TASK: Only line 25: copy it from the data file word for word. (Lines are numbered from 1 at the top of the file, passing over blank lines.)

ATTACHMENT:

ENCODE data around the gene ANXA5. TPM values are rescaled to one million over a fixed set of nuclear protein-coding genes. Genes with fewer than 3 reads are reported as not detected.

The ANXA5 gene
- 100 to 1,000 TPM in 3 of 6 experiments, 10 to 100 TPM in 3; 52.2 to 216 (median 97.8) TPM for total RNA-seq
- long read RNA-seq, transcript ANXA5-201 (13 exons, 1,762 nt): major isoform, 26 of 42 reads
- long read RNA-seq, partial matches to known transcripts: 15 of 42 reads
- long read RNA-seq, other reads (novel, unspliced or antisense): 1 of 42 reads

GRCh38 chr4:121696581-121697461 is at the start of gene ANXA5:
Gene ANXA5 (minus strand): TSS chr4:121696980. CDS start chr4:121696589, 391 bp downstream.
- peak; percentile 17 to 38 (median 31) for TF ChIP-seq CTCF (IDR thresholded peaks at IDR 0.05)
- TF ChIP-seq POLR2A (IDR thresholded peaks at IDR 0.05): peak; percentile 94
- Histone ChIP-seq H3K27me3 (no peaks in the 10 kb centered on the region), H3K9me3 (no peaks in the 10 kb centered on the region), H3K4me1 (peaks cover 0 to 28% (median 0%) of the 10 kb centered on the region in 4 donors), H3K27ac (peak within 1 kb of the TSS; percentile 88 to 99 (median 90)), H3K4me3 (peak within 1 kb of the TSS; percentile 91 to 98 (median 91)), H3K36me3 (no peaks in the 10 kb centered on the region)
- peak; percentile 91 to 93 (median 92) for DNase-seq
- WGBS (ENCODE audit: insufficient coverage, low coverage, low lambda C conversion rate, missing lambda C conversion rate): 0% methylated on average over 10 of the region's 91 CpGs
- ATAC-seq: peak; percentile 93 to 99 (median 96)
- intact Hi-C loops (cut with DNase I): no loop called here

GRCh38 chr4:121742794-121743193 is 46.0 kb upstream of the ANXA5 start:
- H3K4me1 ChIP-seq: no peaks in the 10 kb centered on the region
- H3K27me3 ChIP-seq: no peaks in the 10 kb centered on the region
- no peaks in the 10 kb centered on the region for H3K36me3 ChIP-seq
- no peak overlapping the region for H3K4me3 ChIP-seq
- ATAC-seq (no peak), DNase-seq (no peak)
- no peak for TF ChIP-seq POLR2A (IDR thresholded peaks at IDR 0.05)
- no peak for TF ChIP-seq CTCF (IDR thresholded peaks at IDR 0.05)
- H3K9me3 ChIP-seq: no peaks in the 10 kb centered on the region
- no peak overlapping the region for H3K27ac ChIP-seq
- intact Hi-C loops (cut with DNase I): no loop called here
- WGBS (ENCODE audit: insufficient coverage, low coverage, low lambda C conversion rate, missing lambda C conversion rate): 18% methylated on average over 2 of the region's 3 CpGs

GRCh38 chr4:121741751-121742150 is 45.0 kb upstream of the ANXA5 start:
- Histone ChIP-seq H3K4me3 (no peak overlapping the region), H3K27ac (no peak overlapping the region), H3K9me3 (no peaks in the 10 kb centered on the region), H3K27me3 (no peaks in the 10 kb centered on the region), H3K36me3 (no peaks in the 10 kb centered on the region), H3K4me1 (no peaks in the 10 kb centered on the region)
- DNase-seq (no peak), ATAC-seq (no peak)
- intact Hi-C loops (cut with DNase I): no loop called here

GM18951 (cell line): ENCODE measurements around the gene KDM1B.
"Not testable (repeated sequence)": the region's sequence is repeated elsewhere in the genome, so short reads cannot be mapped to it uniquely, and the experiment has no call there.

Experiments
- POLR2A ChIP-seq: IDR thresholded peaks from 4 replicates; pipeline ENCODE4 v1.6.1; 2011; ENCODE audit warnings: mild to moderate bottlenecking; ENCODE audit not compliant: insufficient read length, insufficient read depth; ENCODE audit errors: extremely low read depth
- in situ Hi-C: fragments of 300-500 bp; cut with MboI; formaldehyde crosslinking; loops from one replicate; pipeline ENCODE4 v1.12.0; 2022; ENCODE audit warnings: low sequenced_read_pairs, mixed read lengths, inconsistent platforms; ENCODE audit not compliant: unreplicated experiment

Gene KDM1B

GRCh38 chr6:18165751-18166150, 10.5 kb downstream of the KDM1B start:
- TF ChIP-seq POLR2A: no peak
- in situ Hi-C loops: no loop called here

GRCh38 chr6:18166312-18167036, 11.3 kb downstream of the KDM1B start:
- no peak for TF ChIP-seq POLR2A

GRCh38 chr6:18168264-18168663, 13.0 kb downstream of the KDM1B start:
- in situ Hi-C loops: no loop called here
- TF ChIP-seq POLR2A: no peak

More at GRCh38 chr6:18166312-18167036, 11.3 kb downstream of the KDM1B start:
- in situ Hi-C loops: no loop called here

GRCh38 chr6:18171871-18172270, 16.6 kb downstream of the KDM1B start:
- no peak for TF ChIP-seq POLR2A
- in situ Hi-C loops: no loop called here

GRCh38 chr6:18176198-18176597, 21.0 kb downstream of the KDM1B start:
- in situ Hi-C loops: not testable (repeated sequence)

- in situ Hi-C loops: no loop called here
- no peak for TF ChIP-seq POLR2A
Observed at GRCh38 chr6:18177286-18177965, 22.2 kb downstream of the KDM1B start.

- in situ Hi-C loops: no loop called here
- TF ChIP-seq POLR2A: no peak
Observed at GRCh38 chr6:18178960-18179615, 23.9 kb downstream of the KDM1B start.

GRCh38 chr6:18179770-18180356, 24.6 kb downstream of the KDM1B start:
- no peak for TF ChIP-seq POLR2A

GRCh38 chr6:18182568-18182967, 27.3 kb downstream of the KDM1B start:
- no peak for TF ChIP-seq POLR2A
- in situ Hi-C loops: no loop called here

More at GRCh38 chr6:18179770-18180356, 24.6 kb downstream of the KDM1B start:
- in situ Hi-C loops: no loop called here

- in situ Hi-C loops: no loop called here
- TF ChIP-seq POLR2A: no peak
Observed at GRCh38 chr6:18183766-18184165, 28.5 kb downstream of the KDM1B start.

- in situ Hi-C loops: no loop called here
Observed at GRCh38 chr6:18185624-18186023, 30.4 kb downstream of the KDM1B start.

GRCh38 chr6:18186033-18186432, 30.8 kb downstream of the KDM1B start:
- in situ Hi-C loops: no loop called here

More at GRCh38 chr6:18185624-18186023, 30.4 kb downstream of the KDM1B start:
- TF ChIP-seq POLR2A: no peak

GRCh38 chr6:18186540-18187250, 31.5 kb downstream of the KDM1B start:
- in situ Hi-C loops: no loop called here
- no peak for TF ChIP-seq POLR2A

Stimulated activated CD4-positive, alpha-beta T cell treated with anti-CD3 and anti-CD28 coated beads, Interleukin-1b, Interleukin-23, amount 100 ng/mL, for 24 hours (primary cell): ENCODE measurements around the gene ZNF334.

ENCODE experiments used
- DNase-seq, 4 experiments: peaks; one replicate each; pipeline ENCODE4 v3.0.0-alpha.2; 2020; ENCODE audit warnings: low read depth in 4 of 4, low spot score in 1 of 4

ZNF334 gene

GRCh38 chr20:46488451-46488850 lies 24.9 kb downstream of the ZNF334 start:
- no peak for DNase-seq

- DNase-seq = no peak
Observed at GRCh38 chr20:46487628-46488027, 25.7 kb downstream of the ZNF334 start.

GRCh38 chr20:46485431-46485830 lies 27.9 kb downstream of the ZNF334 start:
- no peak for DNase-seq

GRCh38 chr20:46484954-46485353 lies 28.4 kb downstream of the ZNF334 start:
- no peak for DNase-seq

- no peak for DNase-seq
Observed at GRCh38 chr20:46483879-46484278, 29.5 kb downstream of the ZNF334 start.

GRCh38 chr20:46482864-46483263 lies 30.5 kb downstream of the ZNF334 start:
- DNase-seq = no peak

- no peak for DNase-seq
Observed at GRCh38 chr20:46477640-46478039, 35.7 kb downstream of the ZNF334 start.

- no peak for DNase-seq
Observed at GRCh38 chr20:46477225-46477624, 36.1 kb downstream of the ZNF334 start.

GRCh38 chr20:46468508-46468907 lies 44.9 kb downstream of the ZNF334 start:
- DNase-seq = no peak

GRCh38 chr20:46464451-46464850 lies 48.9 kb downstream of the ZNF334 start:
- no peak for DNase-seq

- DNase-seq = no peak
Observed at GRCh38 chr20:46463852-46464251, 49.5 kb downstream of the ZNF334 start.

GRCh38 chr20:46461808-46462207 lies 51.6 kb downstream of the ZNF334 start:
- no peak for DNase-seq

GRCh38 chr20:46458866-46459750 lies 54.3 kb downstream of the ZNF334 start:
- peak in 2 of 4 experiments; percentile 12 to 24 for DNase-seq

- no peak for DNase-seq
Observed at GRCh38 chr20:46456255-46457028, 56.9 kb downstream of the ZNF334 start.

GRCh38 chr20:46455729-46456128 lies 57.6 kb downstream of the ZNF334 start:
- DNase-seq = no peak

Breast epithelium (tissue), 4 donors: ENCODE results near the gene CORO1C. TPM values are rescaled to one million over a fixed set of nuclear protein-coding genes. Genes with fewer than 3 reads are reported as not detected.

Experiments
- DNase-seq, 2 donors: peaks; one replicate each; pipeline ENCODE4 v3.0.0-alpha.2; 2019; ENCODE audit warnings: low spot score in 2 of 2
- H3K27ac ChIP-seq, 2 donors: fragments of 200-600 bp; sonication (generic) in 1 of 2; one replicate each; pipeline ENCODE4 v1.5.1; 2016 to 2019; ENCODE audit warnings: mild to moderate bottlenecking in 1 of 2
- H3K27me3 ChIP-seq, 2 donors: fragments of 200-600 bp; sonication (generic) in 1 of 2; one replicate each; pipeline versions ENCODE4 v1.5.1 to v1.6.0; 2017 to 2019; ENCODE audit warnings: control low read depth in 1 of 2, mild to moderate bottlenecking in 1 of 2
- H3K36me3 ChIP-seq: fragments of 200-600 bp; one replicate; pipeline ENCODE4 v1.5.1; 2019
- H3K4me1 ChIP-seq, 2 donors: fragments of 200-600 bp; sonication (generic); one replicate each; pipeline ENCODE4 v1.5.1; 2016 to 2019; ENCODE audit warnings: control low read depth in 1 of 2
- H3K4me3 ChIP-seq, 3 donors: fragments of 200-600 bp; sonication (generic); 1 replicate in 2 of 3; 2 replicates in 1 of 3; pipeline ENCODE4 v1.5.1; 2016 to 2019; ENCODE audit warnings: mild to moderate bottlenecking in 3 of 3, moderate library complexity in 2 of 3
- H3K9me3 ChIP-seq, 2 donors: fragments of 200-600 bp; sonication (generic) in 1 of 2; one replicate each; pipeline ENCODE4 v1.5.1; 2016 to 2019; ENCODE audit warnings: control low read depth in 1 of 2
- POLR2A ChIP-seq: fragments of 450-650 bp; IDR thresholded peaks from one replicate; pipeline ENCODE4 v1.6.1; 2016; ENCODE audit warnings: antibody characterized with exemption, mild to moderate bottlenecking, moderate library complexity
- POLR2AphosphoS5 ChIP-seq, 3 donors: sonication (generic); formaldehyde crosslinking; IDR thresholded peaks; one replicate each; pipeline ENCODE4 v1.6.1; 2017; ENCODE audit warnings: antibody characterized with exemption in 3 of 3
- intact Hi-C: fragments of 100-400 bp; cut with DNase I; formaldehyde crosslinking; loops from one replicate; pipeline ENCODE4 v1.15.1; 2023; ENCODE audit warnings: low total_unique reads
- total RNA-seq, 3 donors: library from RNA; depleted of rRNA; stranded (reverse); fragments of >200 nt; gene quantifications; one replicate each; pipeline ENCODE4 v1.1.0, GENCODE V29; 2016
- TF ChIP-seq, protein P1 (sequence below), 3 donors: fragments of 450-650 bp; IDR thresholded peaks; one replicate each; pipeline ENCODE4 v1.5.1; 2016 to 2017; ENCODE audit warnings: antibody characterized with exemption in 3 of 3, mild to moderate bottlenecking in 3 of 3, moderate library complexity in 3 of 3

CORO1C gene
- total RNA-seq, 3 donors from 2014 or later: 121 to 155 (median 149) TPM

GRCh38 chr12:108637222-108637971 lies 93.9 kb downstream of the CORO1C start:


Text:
- no peak overlapping the region for H3K27ac ChIP-seq